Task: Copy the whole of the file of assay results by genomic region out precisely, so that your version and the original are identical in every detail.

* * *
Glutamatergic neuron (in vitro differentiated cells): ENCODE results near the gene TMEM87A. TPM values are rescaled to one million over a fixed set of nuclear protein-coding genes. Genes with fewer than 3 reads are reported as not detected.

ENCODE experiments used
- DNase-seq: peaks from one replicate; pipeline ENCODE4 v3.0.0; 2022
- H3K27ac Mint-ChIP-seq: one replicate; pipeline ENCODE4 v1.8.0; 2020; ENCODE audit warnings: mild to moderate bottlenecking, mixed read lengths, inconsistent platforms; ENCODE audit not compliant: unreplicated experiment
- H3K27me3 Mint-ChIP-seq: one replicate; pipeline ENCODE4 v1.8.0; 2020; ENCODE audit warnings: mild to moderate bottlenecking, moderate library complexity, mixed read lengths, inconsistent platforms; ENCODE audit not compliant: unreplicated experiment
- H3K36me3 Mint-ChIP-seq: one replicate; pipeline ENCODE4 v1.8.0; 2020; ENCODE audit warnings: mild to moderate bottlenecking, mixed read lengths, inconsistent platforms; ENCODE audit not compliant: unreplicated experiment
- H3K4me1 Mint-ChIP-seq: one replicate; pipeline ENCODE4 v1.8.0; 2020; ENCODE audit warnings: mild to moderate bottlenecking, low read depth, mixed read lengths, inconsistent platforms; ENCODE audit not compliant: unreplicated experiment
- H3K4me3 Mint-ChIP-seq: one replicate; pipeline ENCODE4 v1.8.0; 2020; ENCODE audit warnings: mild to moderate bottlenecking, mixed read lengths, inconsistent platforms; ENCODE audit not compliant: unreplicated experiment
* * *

Glutamatergic neuron (in vitro differentiated cells): ENCODE results near the gene TMEM87A. TPM values are rescaled to one million over a fixed set of nuclear protein-coding genes. Genes with fewer than 3 reads are reported as not detected.

ENCODE experiments used
- DNase-seq: peaks from one replicate; pipeline ENCODE4 v3.0.0; 2022
- H3K27ac Mint-ChIP-seq: one replicate; pipeline ENCODE4 v1.8.0; 2020; ENCODE audit warnings: mild to moderate bottlenecking, mixed read lengths, inconsistent platforms; ENCODE audit not compliant: unreplicated experiment
- H3K27me3 Mint-ChIP-seq: one replicate; pipeline ENCODE4 v1.8.0; 2020; ENCODE audit warnings: mild to moderate bottlenecking, moderate library complexity, mixed read lengths, inconsistent platforms; ENCODE audit not compliant: unreplicated experiment
- H3K36me3 Mint-ChIP-seq: one replicate; pipeline ENCODE4 v1.8.0; 2020; ENCODE audit warnings: mild to moderate bottlenecking, mixed read lengths, inconsistent platforms; ENCODE audit not compliant: unreplicated experiment
- H3K4me1 Mint-ChIP-seq: one replicate; pipeline ENCODE4 v1.8.0; 2020; ENCODE audit warnings: mild to moderate bottlenecking, low read depth, mixed read lengths, inconsistent platforms; ENCODE audit not compliant: unreplicated experiment
- H3K4me3 Mint-ChIP-seq: one replicate; pipeline ENCODE4 v1.8.0; 2020; ENCODE audit warnings: mild to moderate bottlenecking, mixed read lengths, inconsistent platforms; ENCODE audit not compliant: unreplicated experiment